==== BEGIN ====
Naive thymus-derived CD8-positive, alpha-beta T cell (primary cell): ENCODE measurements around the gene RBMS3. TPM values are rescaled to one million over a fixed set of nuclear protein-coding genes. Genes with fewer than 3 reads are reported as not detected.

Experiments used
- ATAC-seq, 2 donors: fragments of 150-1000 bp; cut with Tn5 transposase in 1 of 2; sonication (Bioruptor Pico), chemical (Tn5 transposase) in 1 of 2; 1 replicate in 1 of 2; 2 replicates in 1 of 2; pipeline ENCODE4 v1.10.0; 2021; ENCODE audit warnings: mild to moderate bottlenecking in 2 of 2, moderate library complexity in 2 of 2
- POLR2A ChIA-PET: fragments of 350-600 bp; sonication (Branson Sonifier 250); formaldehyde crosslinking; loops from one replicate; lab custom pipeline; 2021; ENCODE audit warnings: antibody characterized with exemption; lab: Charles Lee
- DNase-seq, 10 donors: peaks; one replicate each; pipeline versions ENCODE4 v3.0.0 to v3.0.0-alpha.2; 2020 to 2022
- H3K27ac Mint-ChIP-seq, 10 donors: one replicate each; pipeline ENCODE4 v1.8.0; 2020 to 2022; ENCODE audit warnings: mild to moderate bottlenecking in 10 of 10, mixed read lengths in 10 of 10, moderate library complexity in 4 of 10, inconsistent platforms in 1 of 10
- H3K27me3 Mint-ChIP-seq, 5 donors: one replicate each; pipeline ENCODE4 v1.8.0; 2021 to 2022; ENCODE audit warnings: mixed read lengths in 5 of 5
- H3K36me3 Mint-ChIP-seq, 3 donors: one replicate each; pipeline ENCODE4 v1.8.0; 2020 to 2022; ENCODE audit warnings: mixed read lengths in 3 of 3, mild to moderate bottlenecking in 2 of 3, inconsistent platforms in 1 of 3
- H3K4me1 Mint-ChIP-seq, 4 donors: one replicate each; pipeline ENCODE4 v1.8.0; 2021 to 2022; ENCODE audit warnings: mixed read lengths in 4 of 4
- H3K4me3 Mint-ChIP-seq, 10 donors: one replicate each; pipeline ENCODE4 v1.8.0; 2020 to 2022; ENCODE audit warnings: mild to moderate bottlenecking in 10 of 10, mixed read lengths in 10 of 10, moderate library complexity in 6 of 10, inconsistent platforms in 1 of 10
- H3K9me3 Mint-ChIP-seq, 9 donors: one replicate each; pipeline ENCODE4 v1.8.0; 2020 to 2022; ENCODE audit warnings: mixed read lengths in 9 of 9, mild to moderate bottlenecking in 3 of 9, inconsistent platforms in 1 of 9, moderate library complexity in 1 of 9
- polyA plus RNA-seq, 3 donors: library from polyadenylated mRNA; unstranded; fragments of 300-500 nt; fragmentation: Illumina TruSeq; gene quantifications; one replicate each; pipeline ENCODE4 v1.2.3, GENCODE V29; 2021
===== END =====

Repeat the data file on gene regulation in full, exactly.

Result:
Naive thymus-derived CD8-positive, alpha-beta T cell (primary cell): ENCODE measurements around the gene RBMS3. TPM values are rescaled to one million over a fixed set of nuclear protein-coding genes. Genes with fewer than 3 reads are reported as not detected.

Experiments used
- ATAC-seq, 2 donors: fragments of 150-1000 bp; cut with Tn5 transposase in 1 of 2; sonication (Bioruptor Pico), chemical (Tn5 transposase) in 1 of 2; 1 replicate in 1 of 2; 2 replicates in 1 of 2; pipeline ENCODE4 v1.10.0; 2021; ENCODE audit warnings: mild to moderate bottlenecking in 2 of 2, moderate library complexity in 2 of 2
- POLR2A ChIA-PET: fragments of 350-600 bp; sonication (Branson Sonifier 250); formaldehyde crosslinking; loops from one replicate; lab custom pipeline; 2021; ENCODE audit warnings: antibody characterized with exemption; lab: Charles Lee
- DNase-seq, 10 donors: peaks; one replicate each; pipeline versions ENCODE4 v3.0.0 to v3.0.0-alpha.2; 2020 to 2022
- H3K27ac Mint-ChIP-seq, 10 donors: one replicate each; pipeline ENCODE4 v1.8.0; 2020 to 2022; ENCODE audit warnings: mild to moderate bottlenecking in 10 of 10, mixed read lengths in 10 of 10, moderate library complexity in 4 of 10, inconsistent platforms in 1 of 10
- H3K27me3 Mint-ChIP-seq, 5 donors: one replicate each; pipeline ENCODE4 v1.8.0; 2021 to 2022; ENCODE audit warnings: mixed read lengths in 5 of 5
- H3K36me3 Mint-ChIP-seq, 3 donors: one replicate each; pipeline ENCODE4 v1.8.0; 2020 to 2022; ENCODE audit warnings: mixed read lengths in 3 of 3, mild to moderate bottlenecking in 2 of 3, inconsistent platforms in 1 of 3
- H3K4me1 Mint-ChIP-seq, 4 donors: one replicate each; pipeline ENCODE4 v1.8.0; 2021 to 2022; ENCODE audit warnings: mixed read lengths in 4 of 4
- H3K4me3 Mint-ChIP-seq, 10 donors: one replicate each; pipeline ENCODE4 v1.8.0; 2020 to 2022; ENCODE audit warnings: mild to moderate bottlenecking in 10 of 10, mixed read lengths in 10 of 10, moderate library complexity in 6 of 10, inconsistent platforms in 1 of 10
- H3K9me3 Mint-ChIP-seq, 9 donors: one replicate each; pipeline ENCODE4 v1.8.0; 2020 to 2022; ENCODE audit warnings: mixed read lengths in 9 of 9, mild to moderate bottlenecking in 3 of 9, inconsistent platforms in 1 of 9, moderate library complexity in 1 of 9
- polyA plus RNA-seq, 3 donors: library from polyadenylated mRNA; unstranded; fragments of 300-500 nt; fragmentation: Illumina TruSeq; gene quantifications; one replicate each; pipeline ENCODE4 v1.2.3, GENCODE V29; 2021